Diane Pouliot, ASD Certificate '10

Autism Spectrum Disorders
“Instead of feeling overwhelmed and frustrated, I now have skills, resources, and renewed energy to help our students.”

Diane Pouliot, left, shares a laugh with Diane Hardy, ’92, guidance counselor at Cutler Elementary School in West Swanzey, New Hampshire, and also an AUNE alumna.

Training Brings Skills, Energy, Resources

Diane Pouliot had an MEd and had been working with children with autism spectrum disorder for thirty years, but never felt that her training had been adequate. Throughout my career I had often felt quite helpless,” she said. “I needed more information in order to help these students enjoy success in school, and be happier as well.”

At the time, she was working with a speech and language pathologist who had recently completed the certificate program in Autism Spectrum Disorders (ASD) at Antioch University New England (AUNE). “I wanted the same skills and resources, because our students at that time had made so much more progress—and were happier—because of the skills she had garnered at Antioch,” Diane said.

So Pouliot entered AUNE’s ASD program in 2009. After graduating, she was hired as a consultant by the Monadnock School District, a position she credits to her ASD certificate and her subsequent enrollment in AUNE’s Applied Behavior Analysis (ABA) program. Pouliot completed her ABA coursework in August 2012 and plans to sit for the Board Certified Behavior Analyst exam this May. “Without the skills I learned and support of Antioch staff, I would not be qualified or remotely able to consult in public schools,” Diane said.

Her job with this district is varied and interesting. She travels among five elementary schools, a middle school, a high school, and a charter school, working with both students and staff. She helps guide decisions about programming and behavioral and educational interventions. She encourages and supports the staff, and often provides on-the-spot training. “I do many functional behavior assessments and create behavior plans for students, then work with parents and staff to positively teach and maintain more pro-social behaviors,” she said. “I work directly with the kids, in social skills groups and during my visits to their classrooms. I really enjoy the staff, students, and parents, and admire their willingness to help our students succeed.”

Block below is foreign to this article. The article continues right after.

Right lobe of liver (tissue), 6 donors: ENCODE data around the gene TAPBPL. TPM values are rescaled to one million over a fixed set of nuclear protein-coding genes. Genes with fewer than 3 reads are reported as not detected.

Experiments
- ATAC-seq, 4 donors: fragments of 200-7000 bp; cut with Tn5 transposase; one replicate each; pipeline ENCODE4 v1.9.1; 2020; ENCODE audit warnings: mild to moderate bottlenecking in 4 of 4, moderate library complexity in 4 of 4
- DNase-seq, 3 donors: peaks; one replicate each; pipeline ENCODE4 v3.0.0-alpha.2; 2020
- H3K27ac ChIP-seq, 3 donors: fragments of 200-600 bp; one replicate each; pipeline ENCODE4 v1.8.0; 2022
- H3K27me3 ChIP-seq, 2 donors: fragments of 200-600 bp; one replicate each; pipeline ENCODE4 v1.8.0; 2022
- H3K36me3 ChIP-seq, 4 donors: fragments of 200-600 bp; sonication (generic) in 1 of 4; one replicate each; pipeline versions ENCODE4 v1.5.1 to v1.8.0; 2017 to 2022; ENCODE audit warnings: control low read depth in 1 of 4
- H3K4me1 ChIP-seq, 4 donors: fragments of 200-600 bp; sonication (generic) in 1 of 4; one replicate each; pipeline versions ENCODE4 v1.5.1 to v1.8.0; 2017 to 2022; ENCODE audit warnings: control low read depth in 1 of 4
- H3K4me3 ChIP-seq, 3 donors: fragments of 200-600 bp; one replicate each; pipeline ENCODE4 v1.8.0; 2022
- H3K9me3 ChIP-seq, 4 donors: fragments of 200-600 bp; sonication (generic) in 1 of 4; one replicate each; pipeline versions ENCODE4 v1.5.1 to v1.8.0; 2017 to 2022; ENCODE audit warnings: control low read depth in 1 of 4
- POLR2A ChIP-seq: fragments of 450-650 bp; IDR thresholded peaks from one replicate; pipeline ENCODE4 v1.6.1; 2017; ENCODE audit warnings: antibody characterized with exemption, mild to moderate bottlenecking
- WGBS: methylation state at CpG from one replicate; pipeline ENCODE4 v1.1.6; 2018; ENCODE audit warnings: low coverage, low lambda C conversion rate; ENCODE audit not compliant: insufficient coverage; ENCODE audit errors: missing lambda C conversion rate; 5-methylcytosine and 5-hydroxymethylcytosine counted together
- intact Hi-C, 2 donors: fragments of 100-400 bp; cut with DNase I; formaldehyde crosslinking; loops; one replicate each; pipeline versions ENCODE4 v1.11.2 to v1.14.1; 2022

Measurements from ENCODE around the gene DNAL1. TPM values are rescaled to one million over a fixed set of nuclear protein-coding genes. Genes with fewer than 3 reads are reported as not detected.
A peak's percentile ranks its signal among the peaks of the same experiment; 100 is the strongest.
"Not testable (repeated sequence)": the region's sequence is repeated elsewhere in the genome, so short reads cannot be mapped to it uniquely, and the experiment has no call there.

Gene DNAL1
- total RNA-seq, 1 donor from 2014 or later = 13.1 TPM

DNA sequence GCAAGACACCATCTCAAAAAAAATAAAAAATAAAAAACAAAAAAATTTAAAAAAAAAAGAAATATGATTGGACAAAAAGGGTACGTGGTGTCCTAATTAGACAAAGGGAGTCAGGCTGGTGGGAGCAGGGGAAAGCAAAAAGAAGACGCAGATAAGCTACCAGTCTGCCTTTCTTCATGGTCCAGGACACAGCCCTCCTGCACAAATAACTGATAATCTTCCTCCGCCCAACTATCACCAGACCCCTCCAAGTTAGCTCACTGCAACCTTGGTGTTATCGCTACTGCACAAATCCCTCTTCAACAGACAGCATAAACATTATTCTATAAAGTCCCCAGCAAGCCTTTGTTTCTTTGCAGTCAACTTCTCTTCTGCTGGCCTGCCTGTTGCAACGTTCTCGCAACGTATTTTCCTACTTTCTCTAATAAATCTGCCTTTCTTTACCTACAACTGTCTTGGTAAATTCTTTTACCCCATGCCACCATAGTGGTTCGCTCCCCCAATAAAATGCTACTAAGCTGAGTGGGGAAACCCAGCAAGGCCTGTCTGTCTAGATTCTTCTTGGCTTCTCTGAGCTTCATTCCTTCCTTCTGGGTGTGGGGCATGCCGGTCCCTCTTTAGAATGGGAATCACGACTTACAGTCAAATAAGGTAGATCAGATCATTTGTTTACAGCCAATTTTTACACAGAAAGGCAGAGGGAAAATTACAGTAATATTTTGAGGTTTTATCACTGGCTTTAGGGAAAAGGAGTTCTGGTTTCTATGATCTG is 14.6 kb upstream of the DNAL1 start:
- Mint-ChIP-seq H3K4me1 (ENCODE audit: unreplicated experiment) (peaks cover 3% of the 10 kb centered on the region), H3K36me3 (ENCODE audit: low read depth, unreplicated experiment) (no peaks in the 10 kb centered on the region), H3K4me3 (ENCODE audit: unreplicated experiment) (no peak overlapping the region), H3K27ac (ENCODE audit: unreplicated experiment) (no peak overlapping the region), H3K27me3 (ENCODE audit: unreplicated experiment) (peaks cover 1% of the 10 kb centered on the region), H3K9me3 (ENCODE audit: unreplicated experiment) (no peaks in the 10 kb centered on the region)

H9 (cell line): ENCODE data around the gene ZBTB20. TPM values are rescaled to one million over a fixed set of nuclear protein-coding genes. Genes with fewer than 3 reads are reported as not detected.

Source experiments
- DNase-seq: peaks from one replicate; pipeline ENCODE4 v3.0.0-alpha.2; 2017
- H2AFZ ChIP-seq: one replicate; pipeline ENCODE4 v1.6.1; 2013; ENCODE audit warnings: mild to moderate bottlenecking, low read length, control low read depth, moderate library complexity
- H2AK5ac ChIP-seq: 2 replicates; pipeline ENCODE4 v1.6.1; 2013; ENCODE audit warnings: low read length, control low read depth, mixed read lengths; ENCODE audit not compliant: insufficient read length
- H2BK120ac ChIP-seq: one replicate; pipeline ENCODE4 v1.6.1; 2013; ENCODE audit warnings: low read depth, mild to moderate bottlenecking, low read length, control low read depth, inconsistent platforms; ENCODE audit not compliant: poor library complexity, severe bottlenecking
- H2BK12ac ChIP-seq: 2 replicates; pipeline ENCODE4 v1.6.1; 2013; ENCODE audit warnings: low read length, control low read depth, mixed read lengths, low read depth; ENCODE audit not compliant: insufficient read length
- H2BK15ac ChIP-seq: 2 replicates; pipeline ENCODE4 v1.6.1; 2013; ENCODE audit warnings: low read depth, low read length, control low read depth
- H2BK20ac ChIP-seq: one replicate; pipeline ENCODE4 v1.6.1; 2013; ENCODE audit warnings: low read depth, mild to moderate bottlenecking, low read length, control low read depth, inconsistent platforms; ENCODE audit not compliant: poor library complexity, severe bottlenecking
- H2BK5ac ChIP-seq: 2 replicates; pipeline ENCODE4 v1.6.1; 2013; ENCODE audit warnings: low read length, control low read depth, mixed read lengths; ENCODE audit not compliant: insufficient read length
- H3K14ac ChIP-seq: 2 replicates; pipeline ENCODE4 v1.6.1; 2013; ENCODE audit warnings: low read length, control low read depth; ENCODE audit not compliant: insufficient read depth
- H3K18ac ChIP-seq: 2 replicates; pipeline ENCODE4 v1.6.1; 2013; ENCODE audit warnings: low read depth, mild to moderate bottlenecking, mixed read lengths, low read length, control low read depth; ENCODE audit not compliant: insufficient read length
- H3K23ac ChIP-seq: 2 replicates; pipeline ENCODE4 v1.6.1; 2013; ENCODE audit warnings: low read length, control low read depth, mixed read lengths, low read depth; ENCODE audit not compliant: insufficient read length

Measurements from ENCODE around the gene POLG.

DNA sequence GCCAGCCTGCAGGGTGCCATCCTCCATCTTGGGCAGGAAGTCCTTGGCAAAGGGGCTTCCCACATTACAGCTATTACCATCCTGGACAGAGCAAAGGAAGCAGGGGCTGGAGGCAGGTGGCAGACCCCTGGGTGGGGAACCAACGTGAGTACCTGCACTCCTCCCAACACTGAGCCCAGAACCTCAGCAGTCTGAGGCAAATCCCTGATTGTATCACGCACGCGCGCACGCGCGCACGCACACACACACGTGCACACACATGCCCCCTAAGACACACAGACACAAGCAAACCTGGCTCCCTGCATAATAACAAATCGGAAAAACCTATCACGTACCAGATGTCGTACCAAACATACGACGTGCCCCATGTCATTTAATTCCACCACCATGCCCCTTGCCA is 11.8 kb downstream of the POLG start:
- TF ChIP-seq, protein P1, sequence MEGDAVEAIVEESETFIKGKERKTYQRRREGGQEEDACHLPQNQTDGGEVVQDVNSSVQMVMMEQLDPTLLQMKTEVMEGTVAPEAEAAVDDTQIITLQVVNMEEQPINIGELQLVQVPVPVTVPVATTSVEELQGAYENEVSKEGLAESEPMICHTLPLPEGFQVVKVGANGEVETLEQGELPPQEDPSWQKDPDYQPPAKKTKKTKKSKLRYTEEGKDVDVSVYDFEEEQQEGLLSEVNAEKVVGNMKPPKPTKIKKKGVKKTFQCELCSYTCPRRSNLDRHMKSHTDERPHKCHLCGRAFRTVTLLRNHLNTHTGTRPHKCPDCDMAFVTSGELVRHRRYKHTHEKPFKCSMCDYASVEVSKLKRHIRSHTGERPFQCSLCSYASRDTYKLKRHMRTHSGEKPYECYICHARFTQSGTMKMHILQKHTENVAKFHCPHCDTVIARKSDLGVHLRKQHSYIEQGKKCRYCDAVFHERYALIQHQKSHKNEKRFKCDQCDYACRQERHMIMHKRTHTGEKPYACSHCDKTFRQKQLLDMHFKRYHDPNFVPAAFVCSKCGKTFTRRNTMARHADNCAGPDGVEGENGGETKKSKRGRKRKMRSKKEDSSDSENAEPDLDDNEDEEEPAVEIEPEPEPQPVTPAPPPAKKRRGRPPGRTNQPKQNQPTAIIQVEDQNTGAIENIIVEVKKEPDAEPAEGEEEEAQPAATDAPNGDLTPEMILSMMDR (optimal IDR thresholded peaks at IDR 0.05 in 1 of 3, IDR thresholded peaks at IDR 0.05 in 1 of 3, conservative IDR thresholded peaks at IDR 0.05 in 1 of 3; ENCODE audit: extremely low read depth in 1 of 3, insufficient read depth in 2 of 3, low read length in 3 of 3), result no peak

Early interest

Diane grew up in Attleboro, Massachusetts, and then attended Notre Dame College in Manchester, New Hampshire, for two years, studying early childhood education. She then continued in special education at Keene State College. She took courses in counseling and linguistics, seeking certifications as a Teacher of English to Speakers of Other Languages (TESOL) as well as a Teacher of Emotionally Handicapped/Behaviorally Disordered. She earned a master’s in special education/learning disabilities at Rivier College as well.

Her interest in students with disabilities is long standing. As a young student, she worked for a family with a young child who had cerebral palsy. “I was also always drawn to the children who behaved differently,” she said. “I honestly found straightforward compliance to be a bit drab.”

Over the last ten years, Diane said, the field of applied behavior analysis has greatly improved positive practices and effectiveness in teaching students with ASD and, indeed, all students. For instance, she said, “default tactics such as time-out or detentions can make no positive difference and even create more behavioral difficulties. If those are the only tactics known to staff, they continually get used. Using the principles of ABA allows for truly effective teaching and successful behavioral interventions, replacing ineffectiveness and frustration on all sides.”

And her AUNE certificate has brought her more than a new job as a consultant. “Instead of feeling overwhelmed and frustrated, I now have skills, resources, and renewed energy to help our students,” she said. “I will continue learning through the many contacts, associations, and research initiated here at Antioch.”

February 2013